On January 16, 2014, King asked Dr. Lorenzo if she could be tested for fibromyalgia. R. 488. King reported headaches for the previous four years with intermittent throbbing and tightness that was moderate to severe and aggravated by light and noise. Id. She also reported paresthesias and numbness that was intermittent in both hands and feet, which began after taking the antibiotic Cipro. Id. Examination results were normal with the exception of tenderness in the lower spine. R. 489. Dr. Lorenzo assessed hypertension-benign, back pain, joint pain in multiple joints, headache, and paresthesias/numbness. Id. He instructed King to continue atenolol, and to start taking Neurontin and methocarbamol for back pain, meloxicam for joint pain, Phrenilin for headache, and vitamin D3. Id. Dr. Lorenzo provided King with a letter asking that King be excused from volunteer work. Id.

          C. Medical Opinions and Residual Functional Capacity Assessments

         On August 8, 2013, in conjunction with his examination of King, Dr. Lorenzo completed a physical capacities evaluation indicating a diagnosis of multiple joint pain, hypertension and back pain. R. 491. King's symptoms were described as joint pain in the back, hands, wrists, shoulders, elbows, knees and ankles. Id. Dr. Lorenzo indicated that these symptoms would frequently interfere with the attention and concentration needed to perform simple work-related tasks. Id. He opined that in an eight-hour work day, King could sit for two hours, stand for one hour, and walk for one hour, and would need to alternate between these positions every hour. Id. He further indicated King would need to take unscheduled breaks every two hours for 15 minutes. R. 493. King could frequently lift and carry up to ten pounds, and could occasionally lift and carry up to 20 pounds. R. 492. She could occasionally bend, squat, crawl, climb, and reach above shoulder level, and had moderate environmental restrictions. R. 493. Dr. Lorenzo further indicated King would be limited when doing repetitive reaching, handling, or fingering, and, in an eight-hour day could use her hands for simple grasping 50% of the time, for pushing and pulling 20% of the time, and for fine manipulation 50% of the time. R. 492.

         On December 23, 2013, a non-examining state agency physician, Navjeet Singh, M.D., reviewed King's medical record as well as King's statements regarding her condition, and opined that King had no severe impairment. R. 63-64. Dr. Singh discussed the medical record, and the diagnoses of benign hypertension and a history of costochondritis treated with ibuprofen. R. 63. Dr. Singh noted King's report that atenolol was making her forgetful, which King explained required her to write things down. Id. Dr. Singh opined that there was no medically determinable impairment to substantiate King's claims of pain all over, and King's impairments were non-severe. R. 63-64.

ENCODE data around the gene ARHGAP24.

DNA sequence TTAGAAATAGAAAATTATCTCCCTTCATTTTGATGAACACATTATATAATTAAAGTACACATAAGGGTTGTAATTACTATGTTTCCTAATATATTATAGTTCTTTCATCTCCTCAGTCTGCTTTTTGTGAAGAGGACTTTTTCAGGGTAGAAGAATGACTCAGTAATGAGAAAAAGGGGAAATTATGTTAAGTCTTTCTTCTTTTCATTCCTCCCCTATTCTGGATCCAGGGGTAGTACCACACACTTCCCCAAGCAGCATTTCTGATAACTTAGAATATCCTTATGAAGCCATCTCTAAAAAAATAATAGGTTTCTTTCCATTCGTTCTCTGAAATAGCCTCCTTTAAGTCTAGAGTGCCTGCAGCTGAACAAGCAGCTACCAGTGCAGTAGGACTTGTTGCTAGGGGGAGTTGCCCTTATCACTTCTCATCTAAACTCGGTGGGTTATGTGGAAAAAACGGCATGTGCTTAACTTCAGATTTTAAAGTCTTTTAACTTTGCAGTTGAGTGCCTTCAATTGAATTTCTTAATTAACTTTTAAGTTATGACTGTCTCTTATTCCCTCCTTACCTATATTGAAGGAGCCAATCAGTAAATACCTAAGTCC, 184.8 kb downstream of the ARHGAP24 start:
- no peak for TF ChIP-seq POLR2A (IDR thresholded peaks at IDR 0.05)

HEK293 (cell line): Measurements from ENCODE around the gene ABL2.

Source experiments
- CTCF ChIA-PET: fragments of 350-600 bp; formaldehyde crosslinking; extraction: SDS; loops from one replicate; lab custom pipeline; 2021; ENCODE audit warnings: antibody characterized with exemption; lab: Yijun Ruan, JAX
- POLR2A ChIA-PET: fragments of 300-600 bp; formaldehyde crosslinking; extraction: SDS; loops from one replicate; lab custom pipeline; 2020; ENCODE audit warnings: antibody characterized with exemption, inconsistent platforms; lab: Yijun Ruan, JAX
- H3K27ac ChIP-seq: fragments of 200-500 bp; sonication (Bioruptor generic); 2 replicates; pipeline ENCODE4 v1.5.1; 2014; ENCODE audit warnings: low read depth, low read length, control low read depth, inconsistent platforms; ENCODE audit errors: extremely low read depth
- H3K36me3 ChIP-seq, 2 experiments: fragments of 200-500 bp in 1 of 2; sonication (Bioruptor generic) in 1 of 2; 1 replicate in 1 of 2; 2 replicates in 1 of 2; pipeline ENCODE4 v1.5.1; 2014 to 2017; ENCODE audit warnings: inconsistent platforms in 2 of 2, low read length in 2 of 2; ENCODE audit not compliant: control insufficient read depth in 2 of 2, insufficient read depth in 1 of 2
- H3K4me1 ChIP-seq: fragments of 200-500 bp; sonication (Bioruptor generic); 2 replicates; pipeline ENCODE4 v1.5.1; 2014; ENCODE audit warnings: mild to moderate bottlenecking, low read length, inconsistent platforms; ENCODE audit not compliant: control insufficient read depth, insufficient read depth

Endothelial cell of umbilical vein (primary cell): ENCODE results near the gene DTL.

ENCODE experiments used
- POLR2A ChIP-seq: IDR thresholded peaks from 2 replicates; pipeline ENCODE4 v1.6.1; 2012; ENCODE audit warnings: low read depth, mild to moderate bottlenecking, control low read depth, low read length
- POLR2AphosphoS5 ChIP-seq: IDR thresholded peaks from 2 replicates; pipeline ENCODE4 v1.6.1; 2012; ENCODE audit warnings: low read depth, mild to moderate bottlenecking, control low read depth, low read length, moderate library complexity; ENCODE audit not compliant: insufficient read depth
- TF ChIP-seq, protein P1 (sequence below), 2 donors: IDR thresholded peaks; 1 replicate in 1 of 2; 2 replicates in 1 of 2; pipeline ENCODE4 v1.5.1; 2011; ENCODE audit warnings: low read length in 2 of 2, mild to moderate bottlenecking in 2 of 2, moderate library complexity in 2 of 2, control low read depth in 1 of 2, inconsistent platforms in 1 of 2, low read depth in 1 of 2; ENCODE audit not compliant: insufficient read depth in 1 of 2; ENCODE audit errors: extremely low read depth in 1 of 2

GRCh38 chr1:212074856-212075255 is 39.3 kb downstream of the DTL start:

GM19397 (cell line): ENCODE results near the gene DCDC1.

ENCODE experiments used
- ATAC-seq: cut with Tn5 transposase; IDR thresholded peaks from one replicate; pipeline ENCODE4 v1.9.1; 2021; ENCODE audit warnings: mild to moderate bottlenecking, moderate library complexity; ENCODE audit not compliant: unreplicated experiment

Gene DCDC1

Dr. Lorenzo completed an "Opinion re: Ability To Do Work-Related Activities (Physical)" on November 4, 2014. R. 524-25. There are no notes indicating an examination took place that day. Dr. Lorenzo indicated that King could stand and walk less than two hours and sit less than two hours during an eight-hour day. R. 524. She would need to shift between standing and sitting at will, and would need to lie down every hour. Id. King could occasionally lift ten pounds, frequently lift less than ten pounds, and occasionally twist, stoop, crouch and climb. R. 524-25. Her joint pain would be worsened by reaching, fingering, pushing, pulling, handling, and feeling. R. 525. King's symptoms would constantly interfere with the attention and concentration needed to perform simple work-related tasks, and would cause her to be absent from work more than four days per month. Id. Dr. Lorenzo indicated that the medical findings supporting these limitations were multiple joint pain, back pain, headache, and numbness and burning sensation in King's hands and feet. Id. Dr. Lorenzo further stated that King needed an assistive device (cane) for ambulation and that her symptoms and limitations began in 2012. Id.

         On June 5, 2014, a second, state agency, non-examining physician, Maxwell Eidex, M.D., reviewed King's record during the reconsideration of her applications. R. 81-82. Dr. Eidex reviewed the entire record, including the new medical evidence and statements made by King after Dr. Singh's review. Id. Dr. Eidex concurred with, and found no evidence to alter, Dr. Singh's assessment that King had no severe impairments. R. 81.

          D. King's Statements

         King completed two written function reports, in October 2013 (R. 267-74) and May 2014 (R. 295-302) discussing how her impairments limit her activities. She also wrote a letter in September 2014 discussing her condition (R. 498-514), and testified in October 2014 at her hearing before the ALJ. R. 37-55.

          1. King's ...